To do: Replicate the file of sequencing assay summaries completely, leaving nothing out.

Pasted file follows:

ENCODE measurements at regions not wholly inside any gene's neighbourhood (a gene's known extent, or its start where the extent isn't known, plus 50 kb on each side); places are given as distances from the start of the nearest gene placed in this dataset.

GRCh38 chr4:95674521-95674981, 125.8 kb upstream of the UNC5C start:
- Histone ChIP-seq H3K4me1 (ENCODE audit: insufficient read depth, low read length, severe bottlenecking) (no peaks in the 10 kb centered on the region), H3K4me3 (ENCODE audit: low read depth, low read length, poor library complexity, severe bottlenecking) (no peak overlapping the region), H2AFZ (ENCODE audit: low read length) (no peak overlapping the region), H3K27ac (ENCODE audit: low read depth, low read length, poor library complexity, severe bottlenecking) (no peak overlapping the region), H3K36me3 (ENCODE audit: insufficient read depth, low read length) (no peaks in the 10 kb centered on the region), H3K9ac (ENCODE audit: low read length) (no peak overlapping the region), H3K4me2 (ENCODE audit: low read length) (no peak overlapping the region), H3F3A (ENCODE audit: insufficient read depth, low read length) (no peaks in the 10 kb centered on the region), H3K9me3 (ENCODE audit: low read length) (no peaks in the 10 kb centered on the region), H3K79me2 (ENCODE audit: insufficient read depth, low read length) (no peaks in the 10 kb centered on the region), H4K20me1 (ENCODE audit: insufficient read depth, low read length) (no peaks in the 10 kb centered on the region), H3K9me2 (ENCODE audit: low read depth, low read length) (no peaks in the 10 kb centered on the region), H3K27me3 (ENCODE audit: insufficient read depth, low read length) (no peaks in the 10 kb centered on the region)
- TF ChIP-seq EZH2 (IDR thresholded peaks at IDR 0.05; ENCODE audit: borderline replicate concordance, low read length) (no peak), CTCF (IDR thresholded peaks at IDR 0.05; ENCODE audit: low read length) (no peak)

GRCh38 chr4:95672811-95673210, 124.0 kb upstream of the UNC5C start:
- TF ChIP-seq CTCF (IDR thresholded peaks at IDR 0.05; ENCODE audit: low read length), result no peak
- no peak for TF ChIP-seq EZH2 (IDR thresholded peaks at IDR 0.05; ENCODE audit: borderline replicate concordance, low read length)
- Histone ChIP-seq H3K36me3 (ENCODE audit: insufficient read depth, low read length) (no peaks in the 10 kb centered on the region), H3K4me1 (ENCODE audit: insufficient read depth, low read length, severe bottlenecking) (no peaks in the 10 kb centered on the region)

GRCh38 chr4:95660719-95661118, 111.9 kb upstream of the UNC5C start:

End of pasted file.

ENCODE measurements at regions not wholly inside any gene's neighbourhood (a gene's known extent, or its start where the extent isn't known, plus 50 kb on each side); places are given as distances from the start of the nearest gene placed in this dataset.

GRCh38 chr4:95674521-95674981, 125.8 kb upstream of the UNC5C start:
- Histone ChIP-seq H3K4me1 (ENCODE audit: insufficient read depth, low read length, severe bottlenecking) (no peaks in the 10 kb centered on the region), H3K4me3 (ENCODE audit: low read depth, low read length, poor library complexity, severe bottlenecking) (no peak overlapping the region), H2AFZ (ENCODE audit: low read length) (no peak overlapping the region), H3K27ac (ENCODE audit: low read depth, low read length, poor library complexity, severe bottlenecking) (no peak overlapping the region), H3K36me3 (ENCODE audit: insufficient read depth, low read length) (no peaks in the 10 kb centered on the region), H3K9ac (ENCODE audit: low read length) (no peak overlapping the region), H3K4me2 (ENCODE audit: low read length) (no peak overlapping the region), H3F3A (ENCODE audit: insufficient read depth, low read length) (no peaks in the 10 kb centered on the region), H3K9me3 (ENCODE audit: low read length) (no peaks in the 10 kb centered on the region), H3K79me2 (ENCODE audit: insufficient read depth, low read length) (no peaks in the 10 kb centered on the region), H4K20me1 (ENCODE audit: insufficient read depth, low read length) (no peaks in the 10 kb centered on the region), H3K9me2 (ENCODE audit: low read depth, low read length) (no peaks in the 10 kb centered on the region), H3K27me3 (ENCODE audit: insufficient read depth, low read length) (no peaks in the 10 kb centered on the region)
- TF ChIP-seq EZH2 (IDR thresholded peaks at IDR 0.05; ENCODE audit: borderline replicate concordance, low read length) (no peak), CTCF (IDR thresholded peaks at IDR 0.05; ENCODE audit: low read length) (no peak)

GRCh38 chr4:95672811-95673210, 124.0 kb upstream of the UNC5C start:
- TF ChIP-seq CTCF (IDR thresholded peaks at IDR 0.05; ENCODE audit: low read length), result no peak
- no peak for TF ChIP-seq EZH2 (IDR thresholded peaks at IDR 0.05; ENCODE audit: borderline replicate concordance, low read length)
- Histone ChIP-seq H3K36me3 (ENCODE audit: insufficient read depth, low read length) (no peaks in the 10 kb centered on the region), H3K4me1 (ENCODE audit: insufficient read depth, low read length, severe bottlenecking) (no peaks in the 10 kb centered on the region)

GRCh38 chr4:95660719-95661118, 111.9 kb upstream of the UNC5C start: